Eating for mental focus

Did you know that the type of food you put into your body can impact how sharp your brain is? If you want to tackle 2017 with more energy, more focus and to achieve more goals, here’s a list of some food groups which could give you the boost you’ve been looking for.

While there’s no on/off switch for your brain, and there’s no denying life is filled with distractions and challenges which can impact your mental focus, there are certainly some foods to include in your diet which can boost your concentration and mental strength. Here are a few:

FISH

Not only is oily fish good for the heart, the omega-3 fatty acids are also important for our brain health. Research over the years has shown that eating fish regularly is linked to a reduced risk of dementia, stroke, and mental decline as we age. Aim for two to three servings a week and choose from the oily varieties like salmon, sardines or tuna, and the fresher it is, the better!

BLUEBERRIES

Berries, but particularly blueberries, may help to protect free radicals (cells which can damage other cells in the body) from damaging our brain. Therefore, eating berries regularly could reduce the effects of conditions like Alzheimer’s disease and dementia. Some research even suggests that it could improve our learning abilities too!

NUTS

And chocolate! OK I didn’t want to put chocolate in the title because we all go cray cray excited over the fact it could be good for us. And it’s not really, unless you’re aiming for at least 80 per cent cocoa based dark chocolate so that you’re getting the healthy antioxidants. Nuts and chocolate (or combo of both together) in a small portion, can help to protect the brain the same way berries do. My hot tip is to keep portions small and make good quality choices. Salted, roasted peanuts are not quite as healthy as your unsalted, unroasted almonds and walnuts!

Woman eating breakfast

BREAKFAST

Break the fast and wake up the brain. Even if it’s small, aim for something healthy (a piece of fruit with some yoghurt, a bowl of high-fibre wholegrain cereal or a combo of all three). Make the routine work for you and try to introduce bit by bit if you’re not that much of a morning person.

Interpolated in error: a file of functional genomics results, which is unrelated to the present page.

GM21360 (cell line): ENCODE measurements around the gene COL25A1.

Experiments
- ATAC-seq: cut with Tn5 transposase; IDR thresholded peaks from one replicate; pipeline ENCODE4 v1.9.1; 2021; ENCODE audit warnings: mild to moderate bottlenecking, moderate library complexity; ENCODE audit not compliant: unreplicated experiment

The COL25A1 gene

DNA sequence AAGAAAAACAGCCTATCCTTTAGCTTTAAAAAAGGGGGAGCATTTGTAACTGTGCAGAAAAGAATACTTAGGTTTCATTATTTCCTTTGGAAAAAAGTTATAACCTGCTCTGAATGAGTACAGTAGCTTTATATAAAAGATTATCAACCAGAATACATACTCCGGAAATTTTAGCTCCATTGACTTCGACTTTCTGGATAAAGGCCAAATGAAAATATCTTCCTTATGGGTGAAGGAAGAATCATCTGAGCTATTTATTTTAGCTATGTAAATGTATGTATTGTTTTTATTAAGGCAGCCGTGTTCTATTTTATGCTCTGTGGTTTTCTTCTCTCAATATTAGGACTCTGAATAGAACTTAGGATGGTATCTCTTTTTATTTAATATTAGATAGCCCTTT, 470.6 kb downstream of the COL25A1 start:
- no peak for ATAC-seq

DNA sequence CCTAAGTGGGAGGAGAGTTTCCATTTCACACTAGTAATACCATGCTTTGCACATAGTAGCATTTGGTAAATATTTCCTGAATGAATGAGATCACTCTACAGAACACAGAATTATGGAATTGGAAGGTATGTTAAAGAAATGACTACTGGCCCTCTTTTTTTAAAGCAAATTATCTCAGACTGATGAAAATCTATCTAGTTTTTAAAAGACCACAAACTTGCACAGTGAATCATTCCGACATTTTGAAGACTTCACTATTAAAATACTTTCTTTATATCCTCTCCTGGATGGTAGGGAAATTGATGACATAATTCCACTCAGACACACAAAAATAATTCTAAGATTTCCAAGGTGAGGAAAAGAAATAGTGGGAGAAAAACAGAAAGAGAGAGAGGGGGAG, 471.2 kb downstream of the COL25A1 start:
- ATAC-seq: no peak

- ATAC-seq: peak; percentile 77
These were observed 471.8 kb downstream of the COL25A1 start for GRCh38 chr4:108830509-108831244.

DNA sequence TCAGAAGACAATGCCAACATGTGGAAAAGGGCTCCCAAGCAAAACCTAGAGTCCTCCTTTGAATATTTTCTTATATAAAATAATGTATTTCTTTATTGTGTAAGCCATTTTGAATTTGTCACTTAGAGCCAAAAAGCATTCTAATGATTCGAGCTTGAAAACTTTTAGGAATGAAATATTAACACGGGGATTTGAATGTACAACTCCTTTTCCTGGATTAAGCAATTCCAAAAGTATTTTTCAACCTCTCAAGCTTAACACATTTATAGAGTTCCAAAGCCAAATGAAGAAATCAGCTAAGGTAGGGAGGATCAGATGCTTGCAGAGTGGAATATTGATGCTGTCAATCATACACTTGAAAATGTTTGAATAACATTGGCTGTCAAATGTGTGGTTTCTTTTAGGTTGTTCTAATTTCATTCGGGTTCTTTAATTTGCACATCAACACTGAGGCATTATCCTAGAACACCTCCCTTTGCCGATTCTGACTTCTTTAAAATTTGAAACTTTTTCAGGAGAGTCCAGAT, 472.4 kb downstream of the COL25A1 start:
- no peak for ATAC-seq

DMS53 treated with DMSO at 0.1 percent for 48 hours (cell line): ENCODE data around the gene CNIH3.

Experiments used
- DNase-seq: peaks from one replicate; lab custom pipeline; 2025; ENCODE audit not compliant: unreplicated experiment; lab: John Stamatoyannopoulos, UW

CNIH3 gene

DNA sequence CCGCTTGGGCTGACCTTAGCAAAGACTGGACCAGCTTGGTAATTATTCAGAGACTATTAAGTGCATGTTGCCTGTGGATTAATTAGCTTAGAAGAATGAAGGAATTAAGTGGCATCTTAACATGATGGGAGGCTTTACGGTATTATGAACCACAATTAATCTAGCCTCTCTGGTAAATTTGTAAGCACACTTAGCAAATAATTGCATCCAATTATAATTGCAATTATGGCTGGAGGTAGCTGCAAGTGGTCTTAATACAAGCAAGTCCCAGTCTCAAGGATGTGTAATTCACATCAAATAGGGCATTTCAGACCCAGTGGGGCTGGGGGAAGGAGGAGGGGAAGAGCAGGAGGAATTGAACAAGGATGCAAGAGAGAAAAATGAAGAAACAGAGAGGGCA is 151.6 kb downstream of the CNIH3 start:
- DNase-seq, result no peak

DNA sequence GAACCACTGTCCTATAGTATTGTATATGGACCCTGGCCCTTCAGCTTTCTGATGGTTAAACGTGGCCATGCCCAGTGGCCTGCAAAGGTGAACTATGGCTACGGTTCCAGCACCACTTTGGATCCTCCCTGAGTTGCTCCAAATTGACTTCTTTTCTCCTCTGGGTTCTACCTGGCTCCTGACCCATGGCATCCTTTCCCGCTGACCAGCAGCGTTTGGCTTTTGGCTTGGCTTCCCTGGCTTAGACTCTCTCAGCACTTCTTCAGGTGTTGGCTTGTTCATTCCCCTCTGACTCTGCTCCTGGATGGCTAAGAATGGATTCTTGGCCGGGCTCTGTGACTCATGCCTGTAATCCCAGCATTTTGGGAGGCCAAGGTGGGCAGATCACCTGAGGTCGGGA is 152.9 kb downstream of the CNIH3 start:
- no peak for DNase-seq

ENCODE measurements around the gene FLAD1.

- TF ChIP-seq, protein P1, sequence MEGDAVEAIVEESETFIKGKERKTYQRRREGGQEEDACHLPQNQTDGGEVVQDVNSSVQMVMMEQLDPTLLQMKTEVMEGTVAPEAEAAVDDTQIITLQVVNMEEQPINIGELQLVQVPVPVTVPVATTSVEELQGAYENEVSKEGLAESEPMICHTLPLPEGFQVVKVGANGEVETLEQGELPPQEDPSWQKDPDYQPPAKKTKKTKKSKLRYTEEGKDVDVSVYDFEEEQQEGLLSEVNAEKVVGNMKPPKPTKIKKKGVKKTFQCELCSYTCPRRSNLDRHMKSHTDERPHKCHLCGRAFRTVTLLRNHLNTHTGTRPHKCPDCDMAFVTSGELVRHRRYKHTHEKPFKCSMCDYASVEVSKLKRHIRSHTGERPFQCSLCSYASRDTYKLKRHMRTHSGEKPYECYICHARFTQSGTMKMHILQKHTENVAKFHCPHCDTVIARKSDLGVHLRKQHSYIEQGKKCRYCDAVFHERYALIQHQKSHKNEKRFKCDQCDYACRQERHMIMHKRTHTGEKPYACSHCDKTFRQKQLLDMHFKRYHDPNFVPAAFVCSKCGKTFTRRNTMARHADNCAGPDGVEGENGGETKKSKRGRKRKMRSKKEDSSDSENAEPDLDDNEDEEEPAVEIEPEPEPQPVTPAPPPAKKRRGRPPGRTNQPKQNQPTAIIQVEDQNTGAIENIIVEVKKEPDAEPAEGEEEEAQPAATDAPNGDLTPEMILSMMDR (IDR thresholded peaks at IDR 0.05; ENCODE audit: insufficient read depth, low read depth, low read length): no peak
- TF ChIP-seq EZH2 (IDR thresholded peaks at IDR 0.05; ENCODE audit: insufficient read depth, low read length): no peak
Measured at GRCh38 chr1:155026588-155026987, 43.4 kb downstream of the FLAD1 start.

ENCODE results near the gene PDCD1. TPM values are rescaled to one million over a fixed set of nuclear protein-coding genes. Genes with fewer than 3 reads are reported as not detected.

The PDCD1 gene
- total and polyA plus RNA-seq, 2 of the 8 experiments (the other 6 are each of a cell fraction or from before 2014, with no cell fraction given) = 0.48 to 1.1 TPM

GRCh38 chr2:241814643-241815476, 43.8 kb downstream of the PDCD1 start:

Other things which we know can stimulate the brain in the short term include caffeine and sugar, which when eaten in excess might tip us over the edge and actually hinder our focus. If you do want to enjoy that arvo coffee or include a snack when feeling a little distracted, keep the quantity in control and choose natural sources of sugar like fruit! A small portion of dried fruit might give you that concentrated dose you’re after (aim for the same amount you would eat if it was a fresh, water-filled version).

You might read all of this and think, ‘Hey… this sounds a lot like the Mediterranean-style diet!’ You’d be right. The Mediterranean diet (made up of mostly of fruits, veggies, whole grains, fish, olive oil and moderate alcohol intake) has been shown to be heart healthy.  And while we don’t yet have a ‘prescriptive’ type of diet to recommend for brain health… the Mediterranean diet is so far looking like the front runner too!

Also, remember that quantity always counts. If you indulge in too much food, you might feel that post-Christmas lunch snoozy feeling settling in while you’re trying to fire up your brain power. Too little, and you might not be able to think with the loud tummy grumbles and lack of energy challenging you! Aim for a well-balanced, naturally colourful diet and perhaps put a little more effort into incorporating the above foods, and you’ll be on your way to becoming the super focused worker you’ve always wanted to be!

Back to top